Journal club online: Therapygenetics, a study of neurotrophic polymorphisms and response to psychological therapy

A paper just out in Translational Psychiatry by Lester and collegues exemplifies the ideas of the novel field of therapygenetics – how individual genetic variation impacts psychological treatment response.

In this study, 374 anxiety-disordered children who had completed a standardized cognitive behaviour therapy, were genotyped for single nucleotide polymorphisms (SNPs) in the nerve growth factor (NGF) (rs6330), brain-derived neurotrophic factory (BDNF) (rs6265) and in the serotonin transporter (5-HTTLPR) gene. These genes are considered important in synaptic plasticity and response to stress, and are expressed in areas in the brain responsible for fear and mood regulation.

Primary outcome measure was simply whether or not the participant fulfilled the anxiety diagnosis criteria post treatment. Treatment response was assessed immediately after treatment and at follow-ups. Lester and colleagues found that participants with one or more copies of the t-allele of NGF rs6330 were significantly more likely to be free of their diagnosis at follow-up. No interactional effect was observed between BDNF rs6265 or the 5-HTTLPR and treatment response. However, the 5-HTLLPR had a significant main effect as a predictor for treatment prognosis.

The authors reason that tyhe findings on NGF could be beneficial in helping to decide whether a child is likely to benefit from standard CBT or if further interventions should be considered.

Lester KJ, Hudson JL, Tropeano M, Creswell C, Collier DA, Farmer A, Lyneham HJ, Rapee RM, Eley TC. Neurotrophic gene polymorphisms and response to psychological therapy. Transl Psychiatry. 2012 May 1;2:e108.

 

 For more on this topic, read:

Journal Club online: What Dobermans can teach us on OCD genetics

Dogs sometimes suffer from behaviors such as tail chasing, flank or blanket sucking and other repetetive behaviors that can be harmful and that are diagnosed as Canine Compulsive Disorder and considered an analog to OCD in humans. The extraordinary phenotypic diversity of dog breeds has been sculpted by a unique population history accompanied by selection for novel and desirable traits. These wanted traits may also lead to an accumulation of a disorder within one breed and may be of special interest when studying the genetics of certain traits.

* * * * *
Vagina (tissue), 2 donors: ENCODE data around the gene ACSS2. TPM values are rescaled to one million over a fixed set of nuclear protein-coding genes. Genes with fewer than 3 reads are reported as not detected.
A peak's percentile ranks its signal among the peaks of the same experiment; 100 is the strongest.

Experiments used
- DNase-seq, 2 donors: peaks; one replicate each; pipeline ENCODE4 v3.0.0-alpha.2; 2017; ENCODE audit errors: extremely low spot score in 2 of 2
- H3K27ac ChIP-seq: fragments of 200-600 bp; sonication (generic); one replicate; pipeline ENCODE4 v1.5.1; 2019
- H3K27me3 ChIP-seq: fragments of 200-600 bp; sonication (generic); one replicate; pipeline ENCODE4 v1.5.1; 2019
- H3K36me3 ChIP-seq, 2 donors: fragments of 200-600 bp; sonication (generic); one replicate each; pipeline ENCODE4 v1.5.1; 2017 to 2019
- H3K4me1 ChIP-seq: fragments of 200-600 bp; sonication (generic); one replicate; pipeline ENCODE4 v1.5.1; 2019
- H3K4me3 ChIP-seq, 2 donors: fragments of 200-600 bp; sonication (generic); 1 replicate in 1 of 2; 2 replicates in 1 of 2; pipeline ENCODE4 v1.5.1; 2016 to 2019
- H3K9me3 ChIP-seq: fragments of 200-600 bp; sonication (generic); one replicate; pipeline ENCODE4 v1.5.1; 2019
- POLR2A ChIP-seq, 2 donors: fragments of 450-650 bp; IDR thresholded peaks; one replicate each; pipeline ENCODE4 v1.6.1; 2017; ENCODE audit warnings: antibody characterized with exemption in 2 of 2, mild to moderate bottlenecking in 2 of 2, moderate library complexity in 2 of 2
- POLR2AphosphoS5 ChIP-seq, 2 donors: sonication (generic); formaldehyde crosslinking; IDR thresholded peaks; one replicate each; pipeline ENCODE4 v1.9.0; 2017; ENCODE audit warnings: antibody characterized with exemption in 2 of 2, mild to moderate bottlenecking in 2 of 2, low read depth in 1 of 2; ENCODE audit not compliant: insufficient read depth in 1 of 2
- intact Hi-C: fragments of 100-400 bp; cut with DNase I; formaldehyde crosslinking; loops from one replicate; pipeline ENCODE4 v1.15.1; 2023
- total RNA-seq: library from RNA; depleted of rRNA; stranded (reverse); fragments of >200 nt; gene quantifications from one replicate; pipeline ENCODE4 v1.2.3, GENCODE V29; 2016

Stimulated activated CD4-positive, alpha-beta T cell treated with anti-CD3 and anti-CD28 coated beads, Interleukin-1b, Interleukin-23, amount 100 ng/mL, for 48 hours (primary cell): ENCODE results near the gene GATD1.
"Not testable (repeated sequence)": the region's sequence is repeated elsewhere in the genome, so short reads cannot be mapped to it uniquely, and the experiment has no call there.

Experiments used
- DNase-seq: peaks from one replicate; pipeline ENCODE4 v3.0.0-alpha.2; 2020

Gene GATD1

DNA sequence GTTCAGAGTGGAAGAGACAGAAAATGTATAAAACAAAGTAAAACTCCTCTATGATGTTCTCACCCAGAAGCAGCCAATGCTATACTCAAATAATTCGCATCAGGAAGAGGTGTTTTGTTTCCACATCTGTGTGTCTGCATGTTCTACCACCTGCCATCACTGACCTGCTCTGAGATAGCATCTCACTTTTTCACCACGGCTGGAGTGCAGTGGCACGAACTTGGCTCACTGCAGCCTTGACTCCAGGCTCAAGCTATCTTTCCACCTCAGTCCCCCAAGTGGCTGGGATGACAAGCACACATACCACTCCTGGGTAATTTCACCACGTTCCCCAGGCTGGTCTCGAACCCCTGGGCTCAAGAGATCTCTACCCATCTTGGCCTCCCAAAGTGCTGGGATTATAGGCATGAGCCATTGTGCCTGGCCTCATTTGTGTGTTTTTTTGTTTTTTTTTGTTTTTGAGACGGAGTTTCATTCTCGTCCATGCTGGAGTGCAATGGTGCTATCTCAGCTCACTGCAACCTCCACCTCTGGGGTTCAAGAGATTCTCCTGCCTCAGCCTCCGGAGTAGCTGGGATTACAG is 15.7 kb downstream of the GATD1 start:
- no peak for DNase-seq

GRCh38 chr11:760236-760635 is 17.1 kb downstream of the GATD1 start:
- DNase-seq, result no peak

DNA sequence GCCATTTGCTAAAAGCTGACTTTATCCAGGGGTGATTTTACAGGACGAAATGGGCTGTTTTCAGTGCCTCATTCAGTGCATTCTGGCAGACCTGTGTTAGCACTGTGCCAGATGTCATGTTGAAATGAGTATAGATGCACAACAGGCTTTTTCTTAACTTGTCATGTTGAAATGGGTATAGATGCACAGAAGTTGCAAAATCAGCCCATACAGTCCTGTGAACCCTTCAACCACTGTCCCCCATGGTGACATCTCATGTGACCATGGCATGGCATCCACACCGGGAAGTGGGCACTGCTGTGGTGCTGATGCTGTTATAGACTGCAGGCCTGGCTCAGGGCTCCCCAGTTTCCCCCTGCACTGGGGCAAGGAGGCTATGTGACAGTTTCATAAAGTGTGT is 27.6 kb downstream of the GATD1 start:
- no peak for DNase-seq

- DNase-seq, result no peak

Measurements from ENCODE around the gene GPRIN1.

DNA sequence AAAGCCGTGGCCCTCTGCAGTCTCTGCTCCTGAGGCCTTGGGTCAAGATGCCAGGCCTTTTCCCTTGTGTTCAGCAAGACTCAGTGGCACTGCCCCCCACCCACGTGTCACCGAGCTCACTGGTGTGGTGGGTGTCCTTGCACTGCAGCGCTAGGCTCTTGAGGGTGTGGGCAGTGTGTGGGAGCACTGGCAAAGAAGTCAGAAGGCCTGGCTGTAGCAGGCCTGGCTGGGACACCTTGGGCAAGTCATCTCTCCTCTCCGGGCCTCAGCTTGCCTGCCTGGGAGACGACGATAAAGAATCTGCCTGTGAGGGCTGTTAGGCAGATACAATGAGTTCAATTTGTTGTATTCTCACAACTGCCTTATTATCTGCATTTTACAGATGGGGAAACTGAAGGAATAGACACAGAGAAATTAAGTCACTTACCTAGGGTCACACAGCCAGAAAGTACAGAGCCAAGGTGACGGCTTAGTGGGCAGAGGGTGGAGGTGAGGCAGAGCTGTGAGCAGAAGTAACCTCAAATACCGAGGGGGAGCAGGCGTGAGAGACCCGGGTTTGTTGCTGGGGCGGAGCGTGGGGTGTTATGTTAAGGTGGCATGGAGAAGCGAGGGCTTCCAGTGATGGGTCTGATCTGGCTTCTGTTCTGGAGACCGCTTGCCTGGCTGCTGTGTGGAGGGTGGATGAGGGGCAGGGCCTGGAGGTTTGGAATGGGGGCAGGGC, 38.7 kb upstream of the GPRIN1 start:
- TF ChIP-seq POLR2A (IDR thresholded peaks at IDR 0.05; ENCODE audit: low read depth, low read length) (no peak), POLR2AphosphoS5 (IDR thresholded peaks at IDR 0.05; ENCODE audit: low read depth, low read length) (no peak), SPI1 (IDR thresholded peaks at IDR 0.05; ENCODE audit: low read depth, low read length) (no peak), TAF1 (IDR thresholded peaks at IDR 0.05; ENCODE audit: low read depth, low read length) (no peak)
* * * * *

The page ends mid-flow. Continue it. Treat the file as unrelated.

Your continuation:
Dodman and collegues studied 92 doberman pinchers (pet dogs) that had flank or blanket sucking and controls with a genome wide association study (GWAS) and found a new canidate gene; CDH2. CDH2 is widely expressed,
mediating synaptic activity-regulated neuronal adhesion. Dogs showing multiple compulsive behaviors had a higher frequency of the risk allele than dogs with a less severe phenotype. Kerstin Lindblad-Toh and others at Broad Institute and Uppsala University are continuing to investigate this and other candidate genes. A recent Finnish study by Tiira et al of tail chasers but in 3 other dog breeds than Dobermans failed to find an association with CDH2.

For those interested in a more detailed review of animal models in OCD we recommend a review by Albeleda and Joel in Neuroscience 2012 (see below for full reference).

Dodman NH, Karlsson EK, Moon-Fanelli A, Galdzicka M, Perloski M, Shuster L, Lindblad-Toh K, Ginns EI. A canine chromosome 7 locus confers compulsive disorder susceptibility. Mol Psychiatry. 2010 Jan;15(1):8-10.

Tiira K, Hakosalo O, Kareinen L, Thomas A, Hielm-Björkman A, et al. (2012) Environmental Effects on Compulsive Tail Chasing in Dogs. PLoS ONE 7(7):e41684. doi:10.1371/journal.pone.0041684

Albelda N, Joel D. Current animal models of obsessive compulsive disorder: an update. Neuroscience. 2012 Jun 1;211:83-106.